SPILLVILLE — As he was being laid to rest Thursday, a 63-year-old Northeast Iowa man’s obituary was going viral for his family’s wry sense of humor about his life.
The family of Tim Schrandt noted he “made his last inappropriate comment” March 29 after “a short battle with cancer,” and was buried in the St. Wenceslaus Catholic Church cemetery in Spillville with full military rites on Thursday following his funeral at the church.
The obituary appears on the website of Schluter-Balik Funeral Home and Cremation Service.
“For those of you that did meet him, we apologize, as we’re sure he probably offended you,” the obituary reads. “He was world renowned for not holding back and telling it like it is.”
Schrandt, family said in the obituary, was the fourth of eight kids and “decided to anoint himself ‘king’ of the little kids.”
The obituary notes he once got into “a fist-a-cuff with a nun” at the St. Wenceslaus School and had his fair share of “run ins” with the law, not just locally, but globally,” as he joined the U.S. Army.
Schrandt later worked at Camcar/Stanley Black and Decker in Decorah for 30 years “with many friends and ‘a bunch of morons’ — his words, not ours,” the obituary reads. “Well, not exactly his words, because that would have included a bunch of swear words.”
You have free articles remaining.
He left behind “a hell of a lot of stuff,” including a “Virgin Mary in a bathtub shrine,” taught his two granddaughters to cuss, and will be met enthusiastically on the other side by apparently thirsty family members who died before him.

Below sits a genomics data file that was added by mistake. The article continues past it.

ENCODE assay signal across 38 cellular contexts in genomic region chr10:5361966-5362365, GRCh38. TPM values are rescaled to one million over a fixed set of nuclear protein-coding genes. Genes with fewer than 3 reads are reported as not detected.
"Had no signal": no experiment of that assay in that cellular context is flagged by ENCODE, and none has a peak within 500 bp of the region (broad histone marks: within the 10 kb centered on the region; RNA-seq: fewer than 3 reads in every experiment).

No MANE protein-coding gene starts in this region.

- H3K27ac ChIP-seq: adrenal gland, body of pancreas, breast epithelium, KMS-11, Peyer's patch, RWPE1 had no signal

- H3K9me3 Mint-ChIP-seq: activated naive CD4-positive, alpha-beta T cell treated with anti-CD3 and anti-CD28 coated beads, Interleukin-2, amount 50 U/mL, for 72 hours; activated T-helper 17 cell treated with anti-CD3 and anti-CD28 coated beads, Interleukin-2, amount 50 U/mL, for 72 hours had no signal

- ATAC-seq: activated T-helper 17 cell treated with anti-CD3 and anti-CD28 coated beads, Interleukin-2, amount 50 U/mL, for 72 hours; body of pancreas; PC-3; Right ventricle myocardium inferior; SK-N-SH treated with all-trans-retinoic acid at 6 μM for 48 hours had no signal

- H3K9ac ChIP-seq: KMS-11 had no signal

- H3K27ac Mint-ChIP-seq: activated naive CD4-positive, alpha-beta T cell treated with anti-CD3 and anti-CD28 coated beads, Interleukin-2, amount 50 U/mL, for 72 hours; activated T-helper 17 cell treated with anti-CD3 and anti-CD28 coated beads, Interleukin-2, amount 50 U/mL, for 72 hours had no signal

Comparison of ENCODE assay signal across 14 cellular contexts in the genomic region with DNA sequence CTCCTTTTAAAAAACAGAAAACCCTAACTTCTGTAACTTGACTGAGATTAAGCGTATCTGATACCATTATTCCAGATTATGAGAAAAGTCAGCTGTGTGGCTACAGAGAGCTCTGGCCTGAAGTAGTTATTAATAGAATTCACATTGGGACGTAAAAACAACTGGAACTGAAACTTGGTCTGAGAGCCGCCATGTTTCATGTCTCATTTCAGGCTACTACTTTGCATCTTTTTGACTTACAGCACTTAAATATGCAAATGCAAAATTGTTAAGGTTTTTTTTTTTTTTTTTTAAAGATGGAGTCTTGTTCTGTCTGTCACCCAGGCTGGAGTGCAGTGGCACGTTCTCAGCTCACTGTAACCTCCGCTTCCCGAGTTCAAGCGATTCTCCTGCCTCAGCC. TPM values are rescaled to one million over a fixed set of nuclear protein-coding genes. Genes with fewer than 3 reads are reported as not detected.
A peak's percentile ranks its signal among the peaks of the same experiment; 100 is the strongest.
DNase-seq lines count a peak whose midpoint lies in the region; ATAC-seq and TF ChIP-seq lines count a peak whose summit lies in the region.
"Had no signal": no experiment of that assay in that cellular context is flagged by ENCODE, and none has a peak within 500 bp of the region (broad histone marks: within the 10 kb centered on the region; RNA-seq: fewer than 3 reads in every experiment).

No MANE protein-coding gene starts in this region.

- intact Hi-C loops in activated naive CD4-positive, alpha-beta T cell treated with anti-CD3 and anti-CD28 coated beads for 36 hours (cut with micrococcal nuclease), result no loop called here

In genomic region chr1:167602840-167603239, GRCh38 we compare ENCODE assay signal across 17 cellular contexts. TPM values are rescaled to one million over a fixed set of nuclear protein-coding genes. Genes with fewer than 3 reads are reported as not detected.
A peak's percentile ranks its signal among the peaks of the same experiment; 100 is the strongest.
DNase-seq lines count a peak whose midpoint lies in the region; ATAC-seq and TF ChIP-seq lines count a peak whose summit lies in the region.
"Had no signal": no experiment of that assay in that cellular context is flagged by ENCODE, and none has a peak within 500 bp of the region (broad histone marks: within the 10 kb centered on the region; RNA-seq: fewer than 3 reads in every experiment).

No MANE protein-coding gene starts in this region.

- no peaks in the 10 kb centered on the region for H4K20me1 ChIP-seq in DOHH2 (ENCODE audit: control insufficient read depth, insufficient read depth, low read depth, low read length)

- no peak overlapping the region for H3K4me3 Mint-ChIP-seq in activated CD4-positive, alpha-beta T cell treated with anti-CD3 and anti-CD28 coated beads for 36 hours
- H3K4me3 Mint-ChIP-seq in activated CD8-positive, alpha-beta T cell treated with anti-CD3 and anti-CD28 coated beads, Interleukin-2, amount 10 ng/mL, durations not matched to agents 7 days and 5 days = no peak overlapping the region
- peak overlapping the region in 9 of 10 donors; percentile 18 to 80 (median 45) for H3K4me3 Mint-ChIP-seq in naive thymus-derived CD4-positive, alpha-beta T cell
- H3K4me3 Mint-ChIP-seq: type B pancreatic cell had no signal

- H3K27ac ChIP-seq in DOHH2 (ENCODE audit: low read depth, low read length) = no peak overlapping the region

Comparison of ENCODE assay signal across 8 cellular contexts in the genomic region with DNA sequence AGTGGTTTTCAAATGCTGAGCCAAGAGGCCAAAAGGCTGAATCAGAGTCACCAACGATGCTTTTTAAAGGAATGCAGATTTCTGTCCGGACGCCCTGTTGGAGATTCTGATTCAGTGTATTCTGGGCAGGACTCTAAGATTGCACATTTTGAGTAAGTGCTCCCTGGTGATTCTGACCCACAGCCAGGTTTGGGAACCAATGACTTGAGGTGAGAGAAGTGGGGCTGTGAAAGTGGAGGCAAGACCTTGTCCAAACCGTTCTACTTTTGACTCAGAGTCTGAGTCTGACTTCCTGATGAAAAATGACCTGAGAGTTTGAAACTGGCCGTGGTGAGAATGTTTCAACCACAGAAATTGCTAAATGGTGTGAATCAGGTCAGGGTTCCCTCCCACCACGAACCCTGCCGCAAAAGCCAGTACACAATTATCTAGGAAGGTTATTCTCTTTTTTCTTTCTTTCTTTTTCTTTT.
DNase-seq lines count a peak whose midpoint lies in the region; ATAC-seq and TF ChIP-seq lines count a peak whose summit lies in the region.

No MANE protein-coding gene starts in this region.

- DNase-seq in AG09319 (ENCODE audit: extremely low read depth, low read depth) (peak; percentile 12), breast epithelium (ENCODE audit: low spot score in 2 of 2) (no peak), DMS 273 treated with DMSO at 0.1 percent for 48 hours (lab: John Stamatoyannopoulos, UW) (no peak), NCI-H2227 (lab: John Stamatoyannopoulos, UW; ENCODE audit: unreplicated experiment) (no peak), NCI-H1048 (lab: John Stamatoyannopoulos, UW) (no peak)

“Tim was in charge of getting the beer and ice for our family reunions, so they will be happy to see him,” the obituary reads.
Meanwhile, a Go Fund Me account is being considered for the makers of Old Style beer, “as we anticipate they are about to experience significant hardship as a result of the loss of Tim’s business.”
It also notes cancer didn’t beat Schrandt — “When he died, the cancer died, so technically it was a tie!”
The online guestbook filled up with hundreds of entries that were signed from people across the country and even around the world, with strangers chiming in from as far away as Sydney, Australia, to say they wish they would have known him.
“I’m quite sure that I’ve never read as lively and endearing a memorial tribute about a person who has passed as this one,” reads one tribute from Diane Petykowski of North Carolina.
Another, from someone signing as “Sister Rose” of Culver City, California, reads, “I would have loved to have met the boxing nun.”